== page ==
About the STOP Program
purpose of the STOP Program is to help reduce smoking in Ontario. To do this, STOP works toward two main goals: (1) increase access to smoking cessation aids for Ontario smokers who want to quit, and (2) enhance
capacity in health care settings to deliver comprehensive smoking
cessation treatment to patients.
the effectiveness of different ways of linking smokers across Ontario with cessation aids. Increasing
access to cessation aids means reducing the barriers to cessation medications
and counselling support. Treatment is delivered through our partners or
directly to smokers. Since 2005, over 100,000 smokers from across Ontario have received
free treatment through the STOP Program.
STOP has studied
twelve different ways of distributing free cessation medication combined with
varying levels of counselling support – ten using nicotine replacement
therapy (NRT) and two using prescription medications for smoking cessation - bupropion (Zyban®)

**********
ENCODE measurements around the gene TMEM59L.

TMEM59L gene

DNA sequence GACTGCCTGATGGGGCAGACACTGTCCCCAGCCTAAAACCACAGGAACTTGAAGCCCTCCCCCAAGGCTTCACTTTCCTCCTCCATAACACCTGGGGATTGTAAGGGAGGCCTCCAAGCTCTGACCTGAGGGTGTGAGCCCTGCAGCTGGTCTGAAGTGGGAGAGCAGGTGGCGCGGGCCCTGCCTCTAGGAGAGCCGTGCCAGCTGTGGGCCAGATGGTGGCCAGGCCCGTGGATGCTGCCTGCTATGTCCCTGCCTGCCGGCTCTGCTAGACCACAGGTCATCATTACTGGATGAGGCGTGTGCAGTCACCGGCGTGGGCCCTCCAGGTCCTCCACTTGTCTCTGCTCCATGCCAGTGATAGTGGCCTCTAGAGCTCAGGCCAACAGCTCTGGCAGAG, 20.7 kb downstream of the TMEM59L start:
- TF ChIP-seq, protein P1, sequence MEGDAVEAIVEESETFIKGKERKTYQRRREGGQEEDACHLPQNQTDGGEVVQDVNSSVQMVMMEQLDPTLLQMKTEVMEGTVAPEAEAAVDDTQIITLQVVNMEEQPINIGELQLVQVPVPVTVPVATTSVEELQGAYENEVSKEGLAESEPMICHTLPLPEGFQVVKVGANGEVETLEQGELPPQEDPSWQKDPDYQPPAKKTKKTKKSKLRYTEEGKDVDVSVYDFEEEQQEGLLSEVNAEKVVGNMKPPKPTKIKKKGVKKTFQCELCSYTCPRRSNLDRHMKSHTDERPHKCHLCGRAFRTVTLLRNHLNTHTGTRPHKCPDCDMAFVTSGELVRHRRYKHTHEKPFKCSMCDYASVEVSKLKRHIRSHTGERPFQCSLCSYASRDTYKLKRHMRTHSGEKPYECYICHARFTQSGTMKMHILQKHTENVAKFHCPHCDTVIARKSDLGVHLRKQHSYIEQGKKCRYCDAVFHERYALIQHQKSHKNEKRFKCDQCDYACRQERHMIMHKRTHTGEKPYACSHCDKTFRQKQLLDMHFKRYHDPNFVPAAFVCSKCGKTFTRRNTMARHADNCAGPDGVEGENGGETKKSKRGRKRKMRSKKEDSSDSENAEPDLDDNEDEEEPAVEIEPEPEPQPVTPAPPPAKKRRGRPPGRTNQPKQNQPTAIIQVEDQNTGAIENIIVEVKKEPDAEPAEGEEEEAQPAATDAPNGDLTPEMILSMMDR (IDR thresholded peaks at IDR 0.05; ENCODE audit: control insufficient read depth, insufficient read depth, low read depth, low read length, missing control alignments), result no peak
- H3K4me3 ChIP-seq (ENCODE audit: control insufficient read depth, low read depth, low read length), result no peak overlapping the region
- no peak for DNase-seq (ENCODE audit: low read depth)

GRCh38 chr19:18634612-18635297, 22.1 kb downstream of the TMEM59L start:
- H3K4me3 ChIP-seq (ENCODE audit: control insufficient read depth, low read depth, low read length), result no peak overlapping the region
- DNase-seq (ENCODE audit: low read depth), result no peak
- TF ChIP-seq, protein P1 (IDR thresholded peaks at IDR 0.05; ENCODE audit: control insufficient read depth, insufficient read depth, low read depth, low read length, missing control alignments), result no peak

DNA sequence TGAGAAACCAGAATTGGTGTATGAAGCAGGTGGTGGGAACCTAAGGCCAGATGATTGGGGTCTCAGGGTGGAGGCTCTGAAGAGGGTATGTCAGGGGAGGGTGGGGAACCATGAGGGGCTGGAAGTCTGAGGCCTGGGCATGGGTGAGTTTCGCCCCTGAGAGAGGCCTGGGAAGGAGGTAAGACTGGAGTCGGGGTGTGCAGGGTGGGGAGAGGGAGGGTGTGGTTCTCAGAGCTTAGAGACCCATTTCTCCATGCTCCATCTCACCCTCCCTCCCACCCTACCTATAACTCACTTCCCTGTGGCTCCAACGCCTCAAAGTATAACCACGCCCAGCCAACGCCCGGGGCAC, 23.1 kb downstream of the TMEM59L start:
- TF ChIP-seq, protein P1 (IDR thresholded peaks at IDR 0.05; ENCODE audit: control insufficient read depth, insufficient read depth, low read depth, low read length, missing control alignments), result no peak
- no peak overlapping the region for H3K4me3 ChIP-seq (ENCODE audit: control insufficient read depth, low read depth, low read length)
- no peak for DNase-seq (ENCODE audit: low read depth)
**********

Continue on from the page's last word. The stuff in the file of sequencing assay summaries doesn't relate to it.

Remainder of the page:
and varenicline (Champix®). Our research will inform the development
of policies and future smoking cessation programs.
Greater Public Health
The study will
identify the best way to deliver effective smoking cessation treatment to large numbers of smokers. Based on this knowledge healthcare policies can be
modeled to help a substantial number of smokers to quit. The rate of smoking in
steadily declined over the past 30 years, but smoking remains a primary cause
of mortality and morbidity with 18% of the general population still smoking.
replacement therapy, bupropion (Zyban®) and varenicline (Champix®) are
clinically proven medications that can double the chances of success in
quitting smoking. However, survey results indicate that less than half of those
who attempt to quit smoking use any of these medications.
distribution of these evidence-based clinical interventions has the potential to greatly reduce
the prevalence of smoking.
Program Funding and Team
The STOP Program
is lead by scientists and smoking cessation specialists at the Centre for
Addiction and Mental Health (CAMH) in Toronto,
Ontario. The team is lead by Dr.
Peter Selby, a physician and researcher at CAMH.
The STOP Program
is supported by funding from the Ontario Ministry of Health and Long-Term Care - Health Promotion Division.